In the south the Chalukyas, the Pallavas and the Cholas built many temples in honor of Shiva. Worth mentioning are the cave temple of Shiva at Badami, the Kailasanatha temple at Kanchi and the Briahdiswara temple at Tanjore. The Pallva kings witnessed the development of Saiva literature of the Tamils. It was also the period during which the bhakti movement became popular in the south. Sundaramurthy lived during this period and worked for the reformation of many Saiva traditions. Kanchi became a prominent center of religious education to which royal families sent their children. The Cholas were also great devotees of Shiva. They built many temples in his honor. They were instrumental in the creation of greater Hindu civilization that extended beyond the Indian subcontinent to Cambodia and adjoining territories.
The Nayanars of south lived between 6th and 8th Century AD. They were poet saints who spread the awareness of Shiva and Saivism expressing their intense love and devotion by visiting various parts of the country and singing devotional songs in public at holy places, temples and pilgrim centers. Saiva literature records the names of 63 Nayanars, a few of whom were women. They came from different backgrounds, from the highest to the lowest strata of society, including the caste of untouchables. The most prominent Nayanaras are considered to be Appar, Sambanthar and Sundarar. In 11th century Nambi Andar Nambi composed Tirumurai, in which he recorded the lives of all the 63 saints. It has immense historical and spiritual value and considered as an important text of Saiva canon.
The Growth of the Sectarian Movements
Between 9th and 13th centuries, a new movment now known as Kashmiri Saivism grew into prominence. It gained popularity in parts of northern India, especially Kashmir, because of the teachings and compositions of eminent personalities like Vasugupta, Somananda, Utpaladeva, Abhinavagupta and Kshemaraja. Kashmiri Saivism follows Advaita or the philosophy of monism . It regards Shiva as the Supreme Lord and the only reality by realizing whom people are liberated for ever from their state of bondage to identity, delusion and karma. With its emphasis on master (guru) and disciple relationship, awakening of kundalini energy and the teaching of Pratyabhigna or realization of Shiva as one’s hidden self, Kashmiri Saivism caught the attention of many including some Buddhists and Muslims during the medieval period.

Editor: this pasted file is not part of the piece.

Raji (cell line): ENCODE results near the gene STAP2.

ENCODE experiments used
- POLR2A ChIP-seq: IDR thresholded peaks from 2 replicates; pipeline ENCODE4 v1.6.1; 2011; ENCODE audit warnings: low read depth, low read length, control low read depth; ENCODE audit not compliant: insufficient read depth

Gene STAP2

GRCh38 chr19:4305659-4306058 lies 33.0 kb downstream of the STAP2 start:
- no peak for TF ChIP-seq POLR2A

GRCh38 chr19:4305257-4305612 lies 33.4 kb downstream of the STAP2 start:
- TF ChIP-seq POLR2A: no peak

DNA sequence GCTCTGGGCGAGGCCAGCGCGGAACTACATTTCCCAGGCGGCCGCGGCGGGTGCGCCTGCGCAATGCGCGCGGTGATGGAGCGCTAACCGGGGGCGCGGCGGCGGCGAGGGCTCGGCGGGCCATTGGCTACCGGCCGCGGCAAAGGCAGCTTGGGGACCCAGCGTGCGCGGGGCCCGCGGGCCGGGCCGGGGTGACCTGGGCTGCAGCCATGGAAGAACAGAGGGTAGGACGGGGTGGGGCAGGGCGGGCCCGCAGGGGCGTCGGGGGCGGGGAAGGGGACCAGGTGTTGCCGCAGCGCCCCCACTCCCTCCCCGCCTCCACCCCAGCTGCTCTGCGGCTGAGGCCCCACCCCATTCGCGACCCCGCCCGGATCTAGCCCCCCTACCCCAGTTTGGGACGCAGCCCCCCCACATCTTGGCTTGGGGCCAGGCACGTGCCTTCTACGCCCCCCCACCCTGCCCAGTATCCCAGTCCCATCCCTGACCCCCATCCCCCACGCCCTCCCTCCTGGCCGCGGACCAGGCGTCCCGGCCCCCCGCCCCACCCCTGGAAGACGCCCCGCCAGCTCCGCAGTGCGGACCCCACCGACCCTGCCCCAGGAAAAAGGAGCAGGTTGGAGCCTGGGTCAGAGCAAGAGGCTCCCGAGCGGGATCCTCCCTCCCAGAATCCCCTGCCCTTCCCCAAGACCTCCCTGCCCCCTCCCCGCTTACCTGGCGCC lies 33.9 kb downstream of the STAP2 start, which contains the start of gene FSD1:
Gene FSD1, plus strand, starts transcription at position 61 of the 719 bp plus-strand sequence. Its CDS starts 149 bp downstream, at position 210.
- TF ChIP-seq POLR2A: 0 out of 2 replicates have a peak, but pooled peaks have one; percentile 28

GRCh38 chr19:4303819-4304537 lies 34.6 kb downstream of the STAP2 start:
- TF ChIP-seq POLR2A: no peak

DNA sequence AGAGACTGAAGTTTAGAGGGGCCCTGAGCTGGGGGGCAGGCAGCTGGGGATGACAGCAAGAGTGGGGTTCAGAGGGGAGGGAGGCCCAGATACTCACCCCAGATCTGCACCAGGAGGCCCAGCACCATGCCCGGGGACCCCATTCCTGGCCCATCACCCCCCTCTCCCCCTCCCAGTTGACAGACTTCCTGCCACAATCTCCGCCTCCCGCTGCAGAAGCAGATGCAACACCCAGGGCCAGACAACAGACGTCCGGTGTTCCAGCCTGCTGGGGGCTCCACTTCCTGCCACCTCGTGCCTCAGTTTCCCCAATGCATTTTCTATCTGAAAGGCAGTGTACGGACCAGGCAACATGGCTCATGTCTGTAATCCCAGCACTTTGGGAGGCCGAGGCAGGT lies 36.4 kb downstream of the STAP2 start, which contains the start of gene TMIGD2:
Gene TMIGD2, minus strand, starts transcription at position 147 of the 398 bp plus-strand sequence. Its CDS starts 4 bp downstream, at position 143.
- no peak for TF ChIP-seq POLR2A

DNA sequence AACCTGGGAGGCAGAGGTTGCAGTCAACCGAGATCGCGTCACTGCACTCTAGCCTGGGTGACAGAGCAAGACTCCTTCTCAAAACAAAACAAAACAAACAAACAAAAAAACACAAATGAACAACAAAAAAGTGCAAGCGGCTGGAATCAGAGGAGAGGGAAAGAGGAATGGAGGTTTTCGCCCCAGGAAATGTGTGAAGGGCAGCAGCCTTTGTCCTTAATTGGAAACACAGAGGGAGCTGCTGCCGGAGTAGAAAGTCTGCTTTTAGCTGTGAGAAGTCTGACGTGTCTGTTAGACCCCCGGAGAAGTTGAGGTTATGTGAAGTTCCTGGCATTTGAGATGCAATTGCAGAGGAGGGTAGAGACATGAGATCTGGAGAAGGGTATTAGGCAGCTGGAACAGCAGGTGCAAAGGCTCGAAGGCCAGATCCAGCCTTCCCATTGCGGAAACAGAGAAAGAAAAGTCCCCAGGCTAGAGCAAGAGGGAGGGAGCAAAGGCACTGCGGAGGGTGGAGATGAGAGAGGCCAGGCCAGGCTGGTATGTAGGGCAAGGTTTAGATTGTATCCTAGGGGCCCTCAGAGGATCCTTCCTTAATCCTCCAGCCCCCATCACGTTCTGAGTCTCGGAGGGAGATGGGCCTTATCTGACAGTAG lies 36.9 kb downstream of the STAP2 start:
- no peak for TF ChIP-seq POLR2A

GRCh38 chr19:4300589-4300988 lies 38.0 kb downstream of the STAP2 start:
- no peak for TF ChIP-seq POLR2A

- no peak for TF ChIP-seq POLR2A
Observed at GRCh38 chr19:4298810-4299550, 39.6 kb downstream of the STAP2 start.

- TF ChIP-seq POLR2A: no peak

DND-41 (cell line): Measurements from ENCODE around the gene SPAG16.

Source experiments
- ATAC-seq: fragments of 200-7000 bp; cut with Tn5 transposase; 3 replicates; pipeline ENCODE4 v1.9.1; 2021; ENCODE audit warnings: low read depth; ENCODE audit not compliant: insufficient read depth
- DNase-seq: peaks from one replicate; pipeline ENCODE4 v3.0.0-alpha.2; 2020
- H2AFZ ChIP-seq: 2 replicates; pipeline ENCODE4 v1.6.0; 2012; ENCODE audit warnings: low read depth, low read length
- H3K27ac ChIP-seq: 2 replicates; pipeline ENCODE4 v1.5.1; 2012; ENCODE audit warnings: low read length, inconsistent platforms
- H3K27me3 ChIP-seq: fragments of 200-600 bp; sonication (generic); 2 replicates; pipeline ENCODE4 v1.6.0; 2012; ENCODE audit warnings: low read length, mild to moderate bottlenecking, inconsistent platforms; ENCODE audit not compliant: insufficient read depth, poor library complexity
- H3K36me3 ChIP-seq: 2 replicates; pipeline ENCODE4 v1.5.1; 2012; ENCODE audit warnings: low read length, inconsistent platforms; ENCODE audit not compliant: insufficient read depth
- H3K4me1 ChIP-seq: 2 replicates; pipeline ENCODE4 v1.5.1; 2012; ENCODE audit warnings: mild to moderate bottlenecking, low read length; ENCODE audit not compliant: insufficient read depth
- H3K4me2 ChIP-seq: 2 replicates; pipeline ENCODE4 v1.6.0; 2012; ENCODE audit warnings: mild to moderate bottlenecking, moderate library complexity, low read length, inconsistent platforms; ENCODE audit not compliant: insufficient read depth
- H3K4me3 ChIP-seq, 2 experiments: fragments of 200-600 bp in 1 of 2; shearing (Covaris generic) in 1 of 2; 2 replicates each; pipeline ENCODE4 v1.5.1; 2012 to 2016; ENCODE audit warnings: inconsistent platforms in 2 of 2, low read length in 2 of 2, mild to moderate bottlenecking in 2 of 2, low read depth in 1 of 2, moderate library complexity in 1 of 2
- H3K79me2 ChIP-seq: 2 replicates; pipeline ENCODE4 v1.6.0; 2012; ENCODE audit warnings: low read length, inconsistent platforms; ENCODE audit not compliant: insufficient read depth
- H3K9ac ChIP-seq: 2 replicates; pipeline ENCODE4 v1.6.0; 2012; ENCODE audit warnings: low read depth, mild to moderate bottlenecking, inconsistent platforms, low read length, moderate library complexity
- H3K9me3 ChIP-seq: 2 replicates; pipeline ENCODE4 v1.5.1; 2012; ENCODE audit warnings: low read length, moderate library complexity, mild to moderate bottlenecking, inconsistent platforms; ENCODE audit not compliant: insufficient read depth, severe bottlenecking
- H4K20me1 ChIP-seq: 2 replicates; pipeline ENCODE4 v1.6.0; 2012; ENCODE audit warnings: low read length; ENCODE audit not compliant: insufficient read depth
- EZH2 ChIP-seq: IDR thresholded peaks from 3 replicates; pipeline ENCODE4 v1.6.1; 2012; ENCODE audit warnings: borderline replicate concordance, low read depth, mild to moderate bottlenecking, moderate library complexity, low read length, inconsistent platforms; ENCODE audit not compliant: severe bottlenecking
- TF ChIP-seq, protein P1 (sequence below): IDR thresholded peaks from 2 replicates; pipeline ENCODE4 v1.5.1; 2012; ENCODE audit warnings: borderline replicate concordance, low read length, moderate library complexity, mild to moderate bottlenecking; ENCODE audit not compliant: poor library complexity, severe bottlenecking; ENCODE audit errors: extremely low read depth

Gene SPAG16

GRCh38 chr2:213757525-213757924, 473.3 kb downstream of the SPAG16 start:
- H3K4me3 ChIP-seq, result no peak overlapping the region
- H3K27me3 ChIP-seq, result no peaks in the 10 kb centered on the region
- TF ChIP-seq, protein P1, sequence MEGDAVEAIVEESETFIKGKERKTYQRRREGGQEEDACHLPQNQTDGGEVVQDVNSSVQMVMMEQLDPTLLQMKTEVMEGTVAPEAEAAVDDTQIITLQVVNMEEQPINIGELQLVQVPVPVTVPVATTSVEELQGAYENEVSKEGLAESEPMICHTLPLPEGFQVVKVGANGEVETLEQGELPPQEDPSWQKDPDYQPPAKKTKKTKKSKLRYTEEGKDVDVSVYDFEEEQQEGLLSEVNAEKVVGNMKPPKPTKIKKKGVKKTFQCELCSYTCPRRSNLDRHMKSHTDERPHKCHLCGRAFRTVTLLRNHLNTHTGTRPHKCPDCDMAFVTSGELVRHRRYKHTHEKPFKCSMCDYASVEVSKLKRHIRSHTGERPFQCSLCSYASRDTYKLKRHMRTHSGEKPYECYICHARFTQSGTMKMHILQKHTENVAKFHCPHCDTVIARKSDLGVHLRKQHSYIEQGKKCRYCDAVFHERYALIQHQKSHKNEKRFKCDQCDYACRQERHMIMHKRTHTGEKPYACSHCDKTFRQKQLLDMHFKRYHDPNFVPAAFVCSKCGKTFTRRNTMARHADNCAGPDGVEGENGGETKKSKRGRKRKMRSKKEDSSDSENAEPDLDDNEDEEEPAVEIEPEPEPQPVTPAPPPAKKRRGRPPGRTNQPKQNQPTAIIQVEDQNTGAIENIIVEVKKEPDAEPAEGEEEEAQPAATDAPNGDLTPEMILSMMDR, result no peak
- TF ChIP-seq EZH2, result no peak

Saiva Siddhanta was another school of Saivism that grew into prominence in southern India. It was inspired by the compositions of the Nayanars and others like Manikkavachakar, author of the famous Tiruvachakam (10th century) and Mekyandar the composer of Shivajnanabodhanam (13th century). Saiva Siddhanta school follows dvaita or dualism. It regards Shiva as the Supreme Lord of all but acknowledges a marked distinction between the Supreme Self and the individual selves. According to it, when individual selves are liberated from the bonds of karma, egoism and delusion they do not merge with Shiva. They attain the same consciousness as Shiva and continue to remain as free souls for ever.